With reference to FIG. 10, a second example of a structure applicable to the adaptive edge-enhancement unit shown in FIGS. 1 and 5 will now be described. The structure shown in FIG. 10 is the same as that shown in FIG. 8, except for another edge-amount calculating filter 15 provided instead of the edge-amount calculating filter 11 used in the structure shown in FIG. 8. With reference to FIG. 11, a specific example of the edge-amount calculating filter 15 will now be described. The edge-amount filter shown in FIG. 11 performs a first-derivative filtering process on tone levels of a pixel set consisting of a currently processed pixel and pixels surrounding the currently processed pixel. That is, the filter shown in FIG. 11 obtains an absolute value of a first derivative of an input image data I, indicating the tone levels of the above-mentioned pixel set, so as to obtain a tone gradient along a main-scan direction and obtains an absolute value of a first derivative of the input image data I so as to obtain a tone gradient along a sub-scan direction. The filter then obtains, as an edge amount, the maximum value of the thus-obtained absolute values, that is, the maximum value of absolute values of tone gradients along the two directions. A function f(x) shown in FIG. 11 is a function to normalize the thus-obtained edge amount into a value, the possible maximum value of which is 1. For further detail of the expression shown in FIG. 11, see equation 1 and the description regarding the equation disclosed in the above-mentioned Japanese Laid-Open Patent Application No.61-157162. Characteristics of the Laplacian 12 and edge-amount calculating filter 15 depending on spatial frequencies of relevant image parts are similar to those of the Laplacian 12 and edge-amount calculating filter 11 described for the structure shown in FIG. 8. That is, the Laplacian 12 has a large output value especially for an image part having a high spatial-frequency in the frequency range while the edge-amount calculating filter 15 has a large output value especially for an image part having a low spatial-frequency lower than the above frequency range. The structure of the edge-amount calculating filter 15 is not limited to that shown in FIG. 11 and various structures performing similar functions may be applied to the edge-amount calculating filter 15.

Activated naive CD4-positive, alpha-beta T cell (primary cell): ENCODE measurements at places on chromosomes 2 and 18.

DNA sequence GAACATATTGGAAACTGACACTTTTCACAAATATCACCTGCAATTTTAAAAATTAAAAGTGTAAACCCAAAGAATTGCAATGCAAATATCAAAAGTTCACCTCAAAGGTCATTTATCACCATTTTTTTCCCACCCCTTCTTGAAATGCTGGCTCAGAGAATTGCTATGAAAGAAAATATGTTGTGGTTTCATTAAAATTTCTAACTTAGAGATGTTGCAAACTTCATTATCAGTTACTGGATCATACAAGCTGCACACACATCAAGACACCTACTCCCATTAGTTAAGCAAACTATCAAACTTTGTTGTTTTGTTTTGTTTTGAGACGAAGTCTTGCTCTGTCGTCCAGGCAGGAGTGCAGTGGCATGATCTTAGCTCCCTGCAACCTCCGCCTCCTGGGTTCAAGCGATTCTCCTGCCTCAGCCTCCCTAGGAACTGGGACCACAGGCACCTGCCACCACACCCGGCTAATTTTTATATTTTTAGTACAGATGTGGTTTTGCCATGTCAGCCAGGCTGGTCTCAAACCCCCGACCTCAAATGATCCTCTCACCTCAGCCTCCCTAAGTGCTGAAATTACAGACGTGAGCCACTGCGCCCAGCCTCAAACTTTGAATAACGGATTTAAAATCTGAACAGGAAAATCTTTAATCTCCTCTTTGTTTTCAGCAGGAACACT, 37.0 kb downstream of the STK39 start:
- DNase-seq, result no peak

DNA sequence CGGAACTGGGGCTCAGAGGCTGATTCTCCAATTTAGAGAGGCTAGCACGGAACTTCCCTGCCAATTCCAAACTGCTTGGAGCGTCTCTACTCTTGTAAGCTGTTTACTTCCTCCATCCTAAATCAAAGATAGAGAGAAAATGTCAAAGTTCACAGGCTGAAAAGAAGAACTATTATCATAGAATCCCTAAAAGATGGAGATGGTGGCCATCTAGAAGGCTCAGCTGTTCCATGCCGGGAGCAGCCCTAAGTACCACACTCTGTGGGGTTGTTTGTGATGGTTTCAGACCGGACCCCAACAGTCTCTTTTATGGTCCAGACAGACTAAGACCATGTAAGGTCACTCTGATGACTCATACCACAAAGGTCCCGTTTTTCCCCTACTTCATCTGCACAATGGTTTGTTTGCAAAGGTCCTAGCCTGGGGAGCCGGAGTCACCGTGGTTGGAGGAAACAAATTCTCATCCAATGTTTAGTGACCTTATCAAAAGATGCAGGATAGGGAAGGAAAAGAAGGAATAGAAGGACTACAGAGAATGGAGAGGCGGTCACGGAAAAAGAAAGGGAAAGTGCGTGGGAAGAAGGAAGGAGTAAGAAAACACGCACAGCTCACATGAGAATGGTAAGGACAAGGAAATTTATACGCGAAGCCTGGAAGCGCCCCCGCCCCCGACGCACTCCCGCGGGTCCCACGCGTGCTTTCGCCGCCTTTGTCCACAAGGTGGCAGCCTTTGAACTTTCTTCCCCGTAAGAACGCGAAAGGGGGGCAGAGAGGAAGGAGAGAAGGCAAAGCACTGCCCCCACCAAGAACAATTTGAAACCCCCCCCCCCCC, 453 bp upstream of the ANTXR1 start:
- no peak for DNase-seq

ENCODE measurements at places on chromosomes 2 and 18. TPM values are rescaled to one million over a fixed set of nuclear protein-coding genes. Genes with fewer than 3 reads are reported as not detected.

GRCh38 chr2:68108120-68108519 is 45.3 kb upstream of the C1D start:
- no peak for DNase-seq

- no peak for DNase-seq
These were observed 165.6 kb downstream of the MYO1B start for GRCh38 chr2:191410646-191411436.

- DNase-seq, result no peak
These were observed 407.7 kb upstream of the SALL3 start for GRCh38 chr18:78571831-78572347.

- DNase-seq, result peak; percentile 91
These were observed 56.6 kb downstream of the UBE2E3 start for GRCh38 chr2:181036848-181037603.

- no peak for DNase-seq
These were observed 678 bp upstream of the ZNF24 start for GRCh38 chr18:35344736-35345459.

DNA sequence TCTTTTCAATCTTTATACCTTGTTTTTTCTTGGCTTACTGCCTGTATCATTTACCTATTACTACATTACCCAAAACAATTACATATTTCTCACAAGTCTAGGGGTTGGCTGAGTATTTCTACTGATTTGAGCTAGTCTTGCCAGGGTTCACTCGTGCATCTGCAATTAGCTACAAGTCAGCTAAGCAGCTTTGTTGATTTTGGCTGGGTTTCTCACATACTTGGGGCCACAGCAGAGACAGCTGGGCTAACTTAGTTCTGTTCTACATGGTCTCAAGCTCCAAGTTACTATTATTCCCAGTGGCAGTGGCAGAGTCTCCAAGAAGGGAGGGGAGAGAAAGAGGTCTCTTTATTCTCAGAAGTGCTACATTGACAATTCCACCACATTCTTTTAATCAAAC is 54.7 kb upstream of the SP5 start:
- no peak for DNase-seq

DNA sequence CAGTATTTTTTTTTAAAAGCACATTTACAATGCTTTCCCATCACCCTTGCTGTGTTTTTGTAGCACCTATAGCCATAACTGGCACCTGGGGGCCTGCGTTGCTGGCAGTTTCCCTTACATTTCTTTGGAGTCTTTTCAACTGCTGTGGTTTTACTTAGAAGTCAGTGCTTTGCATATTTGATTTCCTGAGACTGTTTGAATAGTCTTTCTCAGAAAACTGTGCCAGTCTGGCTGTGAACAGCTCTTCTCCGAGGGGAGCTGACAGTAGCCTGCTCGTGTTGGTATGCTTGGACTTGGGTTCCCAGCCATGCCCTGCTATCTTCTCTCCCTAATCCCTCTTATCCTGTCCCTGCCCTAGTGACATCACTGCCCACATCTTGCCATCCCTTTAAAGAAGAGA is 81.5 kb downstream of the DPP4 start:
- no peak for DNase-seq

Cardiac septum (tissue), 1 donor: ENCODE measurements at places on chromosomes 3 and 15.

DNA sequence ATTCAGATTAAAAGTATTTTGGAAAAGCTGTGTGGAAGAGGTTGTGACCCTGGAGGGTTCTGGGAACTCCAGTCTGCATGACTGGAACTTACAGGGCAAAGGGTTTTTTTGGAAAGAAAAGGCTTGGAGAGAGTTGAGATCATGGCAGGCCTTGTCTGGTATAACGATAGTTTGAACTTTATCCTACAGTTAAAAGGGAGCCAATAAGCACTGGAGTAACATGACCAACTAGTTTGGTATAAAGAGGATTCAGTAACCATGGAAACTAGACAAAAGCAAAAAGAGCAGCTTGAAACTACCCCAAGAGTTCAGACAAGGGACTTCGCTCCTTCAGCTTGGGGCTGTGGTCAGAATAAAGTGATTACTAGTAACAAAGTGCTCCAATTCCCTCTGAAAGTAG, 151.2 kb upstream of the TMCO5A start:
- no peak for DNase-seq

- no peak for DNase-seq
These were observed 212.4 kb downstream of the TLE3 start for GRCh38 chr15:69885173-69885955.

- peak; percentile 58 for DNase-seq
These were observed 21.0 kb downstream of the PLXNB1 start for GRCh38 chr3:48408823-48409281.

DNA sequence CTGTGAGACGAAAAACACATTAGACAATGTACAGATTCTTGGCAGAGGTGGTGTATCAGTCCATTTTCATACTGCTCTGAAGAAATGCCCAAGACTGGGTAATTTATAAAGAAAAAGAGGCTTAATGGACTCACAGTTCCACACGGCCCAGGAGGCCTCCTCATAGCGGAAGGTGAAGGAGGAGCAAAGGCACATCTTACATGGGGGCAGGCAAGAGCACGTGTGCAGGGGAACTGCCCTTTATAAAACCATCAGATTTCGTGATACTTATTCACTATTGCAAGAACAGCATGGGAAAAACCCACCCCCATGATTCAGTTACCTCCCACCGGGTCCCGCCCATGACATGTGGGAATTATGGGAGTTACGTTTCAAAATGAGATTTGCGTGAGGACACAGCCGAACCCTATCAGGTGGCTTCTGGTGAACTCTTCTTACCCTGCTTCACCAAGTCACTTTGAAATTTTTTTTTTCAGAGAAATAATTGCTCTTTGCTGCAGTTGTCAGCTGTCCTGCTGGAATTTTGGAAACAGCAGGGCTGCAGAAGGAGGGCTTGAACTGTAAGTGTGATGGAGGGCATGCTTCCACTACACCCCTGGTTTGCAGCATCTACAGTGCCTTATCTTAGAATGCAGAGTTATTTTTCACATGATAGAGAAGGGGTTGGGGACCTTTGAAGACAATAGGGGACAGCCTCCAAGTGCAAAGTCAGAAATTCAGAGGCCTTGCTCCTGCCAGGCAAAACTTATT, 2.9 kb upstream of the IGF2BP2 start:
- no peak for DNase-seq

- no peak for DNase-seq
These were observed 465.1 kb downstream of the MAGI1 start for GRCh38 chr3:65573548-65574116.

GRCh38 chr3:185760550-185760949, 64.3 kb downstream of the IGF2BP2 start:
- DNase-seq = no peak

Further, the present invention is not limited to the above-described embodiments, and variations and modifications may be made without departing from the scope of the present invention.

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Classifications
U.S. Classification382/261, 382/263
International ClassificationH04N1/40, H04N1/409, G06T5/20
Cooperative ClassificationG06T5/20
European ClassificationG06T5/20